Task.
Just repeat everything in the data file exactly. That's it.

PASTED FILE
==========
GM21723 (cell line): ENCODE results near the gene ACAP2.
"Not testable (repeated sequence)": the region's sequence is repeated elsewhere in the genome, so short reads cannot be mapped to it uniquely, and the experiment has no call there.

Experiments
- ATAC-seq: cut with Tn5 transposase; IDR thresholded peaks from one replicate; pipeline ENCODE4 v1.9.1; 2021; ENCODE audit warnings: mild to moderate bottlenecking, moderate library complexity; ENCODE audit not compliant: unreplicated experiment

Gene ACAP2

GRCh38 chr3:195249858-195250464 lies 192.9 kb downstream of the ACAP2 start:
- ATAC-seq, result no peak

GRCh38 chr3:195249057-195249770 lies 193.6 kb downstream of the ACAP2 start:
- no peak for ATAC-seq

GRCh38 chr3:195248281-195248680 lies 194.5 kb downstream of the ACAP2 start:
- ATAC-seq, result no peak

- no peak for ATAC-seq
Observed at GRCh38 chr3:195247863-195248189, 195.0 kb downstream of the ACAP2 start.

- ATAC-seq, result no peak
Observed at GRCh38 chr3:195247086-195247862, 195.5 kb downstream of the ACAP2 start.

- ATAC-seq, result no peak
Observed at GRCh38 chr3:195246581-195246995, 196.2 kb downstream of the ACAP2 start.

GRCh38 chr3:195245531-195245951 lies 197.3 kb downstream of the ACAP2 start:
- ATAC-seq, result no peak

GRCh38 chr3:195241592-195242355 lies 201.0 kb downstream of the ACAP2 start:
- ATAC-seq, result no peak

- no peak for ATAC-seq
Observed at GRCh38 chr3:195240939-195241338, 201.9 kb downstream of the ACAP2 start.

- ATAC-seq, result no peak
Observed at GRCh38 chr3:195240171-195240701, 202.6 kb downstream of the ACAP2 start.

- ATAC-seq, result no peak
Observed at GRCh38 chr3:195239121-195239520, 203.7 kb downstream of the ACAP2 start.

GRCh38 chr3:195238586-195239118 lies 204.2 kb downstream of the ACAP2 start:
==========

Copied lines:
GM21723 (cell line): ENCODE results near the gene ACAP2.
"Not testable (repeated sequence)": the region's sequence is repeated elsewhere in the genome, so short reads cannot be mapped to it uniquely, and the experiment has no call there.

Experiments
- ATAC-seq: cut with Tn5 transposase; IDR thresholded peaks from one replicate; pipeline ENCODE4 v1.9.1; 2021; ENCODE audit warnings: mild to moderate bottlenecking, moderate library complexity; ENCODE audit not compliant: unreplicated experiment

Gene ACAP2

GRCh38 chr3:195249858-195250464 lies 192.9 kb downstream of the ACAP2 start:
- ATAC-seq, result no peak

GRCh38 chr3:195249057-195249770 lies 193.6 kb downstream of the ACAP2 start:
- no peak for ATAC-seq

GRCh38 chr3:195248281-195248680 lies 194.5 kb downstream of the ACAP2 start:
- ATAC-seq, result no peak

- no peak for ATAC-seq
Observed at GRCh38 chr3:195247863-195248189, 195.0 kb downstream of the ACAP2 start.

- ATAC-seq, result no peak
Observed at GRCh38 chr3:195247086-195247862, 195.5 kb downstream of the ACAP2 start.

- ATAC-seq, result no peak
Observed at GRCh38 chr3:195246581-195246995, 196.2 kb downstream of the ACAP2 start.

GRCh38 chr3:195245531-195245951 lies 197.3 kb downstream of the ACAP2 start:
- ATAC-seq, result no peak

GRCh38 chr3:195241592-195242355 lies 201.0 kb downstream of the ACAP2 start:
- ATAC-seq, result no peak

- no peak for ATAC-seq
Observed at GRCh38 chr3:195240939-195241338, 201.9 kb downstream of the ACAP2 start.

- ATAC-seq, result no peak
Observed at GRCh38 chr3:195240171-195240701, 202.6 kb downstream of the ACAP2 start.

- ATAC-seq, result no peak
Observed at GRCh38 chr3:195239121-195239520, 203.7 kb downstream of the ACAP2 start.

GRCh38 chr3:195238586-195239118 lies 204.2 kb downstream of the ACAP2 start: